Farmer field days (FFDs) are on-farm classrooms which help farmers learn successful farming technologies and techniques, and get practical information from agricultural experts, fellow farmers and research organizations that the farmers can use to plan or enhance their own operations.

Farmer field days also help farmers see how farming techniques can be practically used and applied to improve yields and economic returns, as well as nutrition security and economic growth in a broader economic sense.

Staple crop biofortification is a cost-effective and sustainable way to improve vitamin and mineral intake in people’s diets. As part of our efforts to bring biofortified crops to farming, and focus on long-term and sustained uptake, farmer field days remain an integral part of activities in India, Pakistan, and Bangladesh. It is one of the main reasons why uptake and scaling of biofortified crops in these countries is rising rapidly.

Engaging farmers in India

As part of the Bihar-Odisha Nutrition Initiative (BONI), in 2021, over 24 field days were conducted across Bihar for zinc wheat and five for zinc rice; and seven field days were conducted in Uttar Pradesh for zinc wheat. The type of events included: Demo seed distribution programs, awareness programs on zinc wheat, exposure visits to zinc wheat plots and local farmer-to-farmer interaction with successful farmers. These events not only help create awareness among new growers, they also create demand for growing and consuming biofortified foods and develop new collaborations, thereby advancing biofortified crops.1

Overall, 10,067 participants attended and benefitted from these events focusing on zinc wheat. In 2021, 816,277 farming households in India were growing zinc wheat.

HarvestPlus works with more than 100 partners across India. These include research entities, non-governmental organization (NGO) partners—the majority of whom play an important role in reaching farmers—and private-sector partners in the seed, food processing, and retail sectors.
Around 29 field and awareness days on iron pearl millet were conducted during 2021, across Maharashtra, Rajasthan, Karnataka and Uttar Pradesh.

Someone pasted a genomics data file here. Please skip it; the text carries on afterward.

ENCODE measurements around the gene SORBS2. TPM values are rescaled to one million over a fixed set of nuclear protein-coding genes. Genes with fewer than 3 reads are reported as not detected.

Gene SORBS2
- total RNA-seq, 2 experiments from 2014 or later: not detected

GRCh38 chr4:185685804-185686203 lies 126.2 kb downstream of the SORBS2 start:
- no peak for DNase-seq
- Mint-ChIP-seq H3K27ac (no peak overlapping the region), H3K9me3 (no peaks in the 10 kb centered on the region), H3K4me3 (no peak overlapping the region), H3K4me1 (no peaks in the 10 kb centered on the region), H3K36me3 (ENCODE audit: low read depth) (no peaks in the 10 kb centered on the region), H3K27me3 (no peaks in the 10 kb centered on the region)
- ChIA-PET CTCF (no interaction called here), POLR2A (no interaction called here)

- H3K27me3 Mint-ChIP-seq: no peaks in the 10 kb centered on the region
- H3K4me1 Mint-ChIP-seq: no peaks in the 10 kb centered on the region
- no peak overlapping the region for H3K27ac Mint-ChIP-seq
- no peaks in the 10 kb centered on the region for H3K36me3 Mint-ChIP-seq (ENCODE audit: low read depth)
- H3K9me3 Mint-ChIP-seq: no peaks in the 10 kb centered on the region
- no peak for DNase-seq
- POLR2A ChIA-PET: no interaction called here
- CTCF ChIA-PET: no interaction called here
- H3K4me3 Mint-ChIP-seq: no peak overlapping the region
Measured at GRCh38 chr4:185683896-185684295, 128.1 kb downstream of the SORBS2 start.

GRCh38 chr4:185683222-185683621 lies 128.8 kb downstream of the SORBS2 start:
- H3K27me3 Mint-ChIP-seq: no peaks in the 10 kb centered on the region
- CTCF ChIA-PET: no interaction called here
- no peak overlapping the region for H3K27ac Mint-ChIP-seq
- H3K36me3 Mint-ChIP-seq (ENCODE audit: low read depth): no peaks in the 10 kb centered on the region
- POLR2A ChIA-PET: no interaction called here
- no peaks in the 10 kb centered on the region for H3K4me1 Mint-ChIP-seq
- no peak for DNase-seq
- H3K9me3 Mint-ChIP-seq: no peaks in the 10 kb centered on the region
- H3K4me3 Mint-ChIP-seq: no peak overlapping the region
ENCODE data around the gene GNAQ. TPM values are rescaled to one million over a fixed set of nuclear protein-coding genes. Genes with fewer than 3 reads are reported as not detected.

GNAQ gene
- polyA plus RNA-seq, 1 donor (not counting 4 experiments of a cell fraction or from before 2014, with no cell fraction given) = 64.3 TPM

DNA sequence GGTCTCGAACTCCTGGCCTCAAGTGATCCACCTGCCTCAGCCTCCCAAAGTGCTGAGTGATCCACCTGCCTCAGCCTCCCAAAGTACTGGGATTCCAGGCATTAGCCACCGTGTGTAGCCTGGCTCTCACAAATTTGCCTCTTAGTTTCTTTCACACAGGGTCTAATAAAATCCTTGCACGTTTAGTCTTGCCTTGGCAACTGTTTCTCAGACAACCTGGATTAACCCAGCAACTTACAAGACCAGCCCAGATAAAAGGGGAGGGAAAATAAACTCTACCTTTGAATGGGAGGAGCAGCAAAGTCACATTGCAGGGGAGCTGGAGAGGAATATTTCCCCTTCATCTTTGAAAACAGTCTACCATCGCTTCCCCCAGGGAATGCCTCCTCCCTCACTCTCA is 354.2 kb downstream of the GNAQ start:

Overall, 2481 participants attended and benefitted from these events focusing on iron pearl millet.
Among those who addressed the farmers were scientists from Krishi Vigyan Kendras (KVK) or the local agriculture extension centres; officials from the state agriculture department, partner university representatives, subject matter experts from NGOs, seed specialists from the private seed sector, successful progressive farmers, and staff of HarvestPlus India.

Farmer field days and events empower farmers and community members through information on where to acquire improved seeds. This creates increased market opportunities and enhances farmer-to-farmer exchanges of improved seeds.

Our experience has shown that farmer field events have a positive impact on reaching farmers—our primary stakeholders—and explaining to them the impact of nutrition at the seed level. Conducting large farmer outreach programs is easier with proper planning and preparation, which requires intensive involvement of both the facilitators and stakeholders.

Saroj Devi, East Champaran, Bihar, India

Saroj Devi, is one such farmer who attended a farmer field day and seed distribution program last year. She is now an enthusiastic zinc wheat farmer from East Champaran district in Bihar.

A woman farmer in her 30s, she hails from Koiri Tola village, Bairia block, West Champaran, Bihar. She started growing biofortified zinc wheat in 2020. She was introduced to zinc wheat in one of the farmer meetings conducted in the village last year, and she was happy to adopt. Planting about 18kg of zinc wheat seed gave her a harvest of a little over 600kg of wheat grain.

She grew regular wheat varieties until now. However, with a bounty of harvest from last year, she is now an ardent fan of biofortified zinc wheat.

“With this wheat variety flour, you don’t have to work hard on the dough. The rotis (Indian flat bread) are very soft and easy to make. My father-in-law is particularly very happy and has expressed a desire to continue growing only biofortified zinc wheat from now on. In addition to the grain quality, the plants also grow well in tough geographical conditions. We are happy we tried growing this variety, and now there is no looking back.”